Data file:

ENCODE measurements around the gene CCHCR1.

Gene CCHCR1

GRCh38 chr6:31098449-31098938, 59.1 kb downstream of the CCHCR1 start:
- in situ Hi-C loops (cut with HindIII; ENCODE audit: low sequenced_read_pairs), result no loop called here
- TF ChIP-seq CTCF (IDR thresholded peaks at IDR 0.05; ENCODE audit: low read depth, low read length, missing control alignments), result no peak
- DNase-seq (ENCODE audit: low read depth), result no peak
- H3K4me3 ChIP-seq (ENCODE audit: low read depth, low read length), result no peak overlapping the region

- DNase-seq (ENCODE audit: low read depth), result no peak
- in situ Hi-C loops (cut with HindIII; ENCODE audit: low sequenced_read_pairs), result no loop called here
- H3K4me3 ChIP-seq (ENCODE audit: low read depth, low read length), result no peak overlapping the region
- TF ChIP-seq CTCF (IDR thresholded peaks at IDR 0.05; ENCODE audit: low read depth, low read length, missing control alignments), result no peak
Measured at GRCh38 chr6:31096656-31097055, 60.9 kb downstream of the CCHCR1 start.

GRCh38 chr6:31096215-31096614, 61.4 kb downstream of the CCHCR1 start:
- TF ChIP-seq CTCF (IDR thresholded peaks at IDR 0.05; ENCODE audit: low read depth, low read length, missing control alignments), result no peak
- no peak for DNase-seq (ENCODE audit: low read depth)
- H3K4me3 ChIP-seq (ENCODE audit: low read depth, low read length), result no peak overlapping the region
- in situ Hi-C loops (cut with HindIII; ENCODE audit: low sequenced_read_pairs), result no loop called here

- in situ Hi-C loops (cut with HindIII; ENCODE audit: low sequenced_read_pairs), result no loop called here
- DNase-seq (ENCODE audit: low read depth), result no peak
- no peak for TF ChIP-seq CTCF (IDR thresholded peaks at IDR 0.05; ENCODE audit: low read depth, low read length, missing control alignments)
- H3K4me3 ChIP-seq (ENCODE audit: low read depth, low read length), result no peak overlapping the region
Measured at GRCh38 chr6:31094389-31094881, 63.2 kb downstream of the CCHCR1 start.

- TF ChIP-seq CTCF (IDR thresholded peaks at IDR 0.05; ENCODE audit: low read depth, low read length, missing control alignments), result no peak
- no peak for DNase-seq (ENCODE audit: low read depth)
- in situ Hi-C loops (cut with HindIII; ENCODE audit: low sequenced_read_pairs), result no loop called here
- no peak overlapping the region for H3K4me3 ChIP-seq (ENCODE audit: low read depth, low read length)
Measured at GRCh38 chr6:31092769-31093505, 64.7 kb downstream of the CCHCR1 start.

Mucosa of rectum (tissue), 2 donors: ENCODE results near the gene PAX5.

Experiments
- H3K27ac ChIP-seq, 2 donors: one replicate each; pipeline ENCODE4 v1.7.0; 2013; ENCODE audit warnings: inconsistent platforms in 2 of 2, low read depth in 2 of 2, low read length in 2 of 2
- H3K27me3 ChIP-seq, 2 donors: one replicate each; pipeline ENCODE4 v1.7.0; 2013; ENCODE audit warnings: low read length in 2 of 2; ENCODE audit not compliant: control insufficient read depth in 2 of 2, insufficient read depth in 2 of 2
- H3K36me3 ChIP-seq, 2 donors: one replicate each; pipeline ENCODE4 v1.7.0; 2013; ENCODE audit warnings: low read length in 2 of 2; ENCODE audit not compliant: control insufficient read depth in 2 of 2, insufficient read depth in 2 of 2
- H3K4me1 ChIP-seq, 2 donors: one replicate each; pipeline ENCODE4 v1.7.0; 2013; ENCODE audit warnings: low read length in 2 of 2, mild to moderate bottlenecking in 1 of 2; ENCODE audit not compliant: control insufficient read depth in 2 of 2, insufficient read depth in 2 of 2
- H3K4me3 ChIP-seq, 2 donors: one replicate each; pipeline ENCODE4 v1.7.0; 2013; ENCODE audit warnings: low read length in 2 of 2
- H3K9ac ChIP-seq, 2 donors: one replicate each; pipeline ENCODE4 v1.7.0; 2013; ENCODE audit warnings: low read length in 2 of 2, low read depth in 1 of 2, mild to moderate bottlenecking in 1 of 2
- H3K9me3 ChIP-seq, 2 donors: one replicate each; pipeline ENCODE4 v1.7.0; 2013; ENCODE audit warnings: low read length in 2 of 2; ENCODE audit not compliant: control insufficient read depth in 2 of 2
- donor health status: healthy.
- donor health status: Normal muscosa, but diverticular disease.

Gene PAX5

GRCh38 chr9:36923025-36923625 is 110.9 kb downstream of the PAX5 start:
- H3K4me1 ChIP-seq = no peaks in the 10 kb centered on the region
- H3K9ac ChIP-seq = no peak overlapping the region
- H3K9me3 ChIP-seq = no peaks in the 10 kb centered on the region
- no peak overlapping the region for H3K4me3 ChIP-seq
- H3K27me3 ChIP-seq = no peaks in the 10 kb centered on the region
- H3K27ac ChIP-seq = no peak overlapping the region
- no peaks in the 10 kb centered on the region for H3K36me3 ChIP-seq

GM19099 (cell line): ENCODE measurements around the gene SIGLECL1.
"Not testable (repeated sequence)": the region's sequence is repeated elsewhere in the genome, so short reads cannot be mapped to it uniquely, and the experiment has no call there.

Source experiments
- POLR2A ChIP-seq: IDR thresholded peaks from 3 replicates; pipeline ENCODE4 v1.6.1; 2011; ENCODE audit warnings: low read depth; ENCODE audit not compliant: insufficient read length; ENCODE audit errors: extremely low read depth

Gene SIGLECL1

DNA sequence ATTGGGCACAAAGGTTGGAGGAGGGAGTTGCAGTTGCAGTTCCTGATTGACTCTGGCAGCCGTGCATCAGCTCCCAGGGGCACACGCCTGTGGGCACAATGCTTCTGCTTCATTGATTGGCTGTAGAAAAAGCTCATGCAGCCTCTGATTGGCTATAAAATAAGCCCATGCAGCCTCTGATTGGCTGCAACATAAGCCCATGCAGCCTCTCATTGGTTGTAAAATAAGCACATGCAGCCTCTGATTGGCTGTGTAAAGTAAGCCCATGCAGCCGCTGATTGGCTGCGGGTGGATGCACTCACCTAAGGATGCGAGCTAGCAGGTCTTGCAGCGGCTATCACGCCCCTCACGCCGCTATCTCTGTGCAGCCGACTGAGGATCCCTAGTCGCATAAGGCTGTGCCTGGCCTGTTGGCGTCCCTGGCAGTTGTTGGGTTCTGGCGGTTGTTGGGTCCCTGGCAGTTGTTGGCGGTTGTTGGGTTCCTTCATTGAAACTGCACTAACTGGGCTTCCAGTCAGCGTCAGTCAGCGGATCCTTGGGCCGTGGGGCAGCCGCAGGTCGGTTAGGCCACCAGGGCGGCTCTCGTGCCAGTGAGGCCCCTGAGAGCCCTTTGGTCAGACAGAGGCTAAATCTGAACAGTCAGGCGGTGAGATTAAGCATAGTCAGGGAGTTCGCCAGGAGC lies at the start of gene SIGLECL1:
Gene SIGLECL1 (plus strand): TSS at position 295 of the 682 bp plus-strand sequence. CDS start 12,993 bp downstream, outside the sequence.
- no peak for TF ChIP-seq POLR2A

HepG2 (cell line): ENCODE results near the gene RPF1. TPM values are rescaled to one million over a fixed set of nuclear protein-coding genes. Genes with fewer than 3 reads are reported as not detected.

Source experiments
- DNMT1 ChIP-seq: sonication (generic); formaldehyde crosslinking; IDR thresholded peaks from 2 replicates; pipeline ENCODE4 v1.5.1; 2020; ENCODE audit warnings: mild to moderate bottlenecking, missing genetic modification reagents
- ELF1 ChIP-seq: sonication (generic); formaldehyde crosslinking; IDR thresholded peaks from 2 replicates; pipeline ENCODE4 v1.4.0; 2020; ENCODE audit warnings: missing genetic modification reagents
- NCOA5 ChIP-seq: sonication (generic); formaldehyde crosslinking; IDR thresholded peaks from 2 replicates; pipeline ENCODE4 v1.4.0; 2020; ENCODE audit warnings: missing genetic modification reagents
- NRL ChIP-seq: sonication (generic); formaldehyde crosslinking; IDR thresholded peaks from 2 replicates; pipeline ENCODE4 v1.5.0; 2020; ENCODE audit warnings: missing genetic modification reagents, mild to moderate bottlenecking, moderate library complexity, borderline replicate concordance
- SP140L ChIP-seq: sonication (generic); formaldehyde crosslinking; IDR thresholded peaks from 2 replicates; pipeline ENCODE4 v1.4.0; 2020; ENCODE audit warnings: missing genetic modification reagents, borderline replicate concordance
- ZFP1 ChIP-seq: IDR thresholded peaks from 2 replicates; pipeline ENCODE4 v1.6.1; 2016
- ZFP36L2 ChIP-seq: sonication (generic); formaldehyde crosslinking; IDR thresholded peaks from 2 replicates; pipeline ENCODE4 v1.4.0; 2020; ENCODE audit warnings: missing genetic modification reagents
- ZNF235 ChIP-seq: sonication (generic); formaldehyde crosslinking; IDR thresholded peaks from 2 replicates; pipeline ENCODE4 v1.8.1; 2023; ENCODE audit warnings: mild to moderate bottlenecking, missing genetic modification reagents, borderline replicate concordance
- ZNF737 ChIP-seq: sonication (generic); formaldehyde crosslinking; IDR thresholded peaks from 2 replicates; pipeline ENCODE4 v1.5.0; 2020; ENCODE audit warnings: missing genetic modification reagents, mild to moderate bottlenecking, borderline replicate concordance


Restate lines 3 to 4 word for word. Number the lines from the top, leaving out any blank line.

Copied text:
GRCh38 chr6:31098449-31098938, 59.1 kb downstream of the CCHCR1 start:
- in situ Hi-C loops (cut with HindIII; ENCODE audit: low sequenced_read_pairs), result no loop called here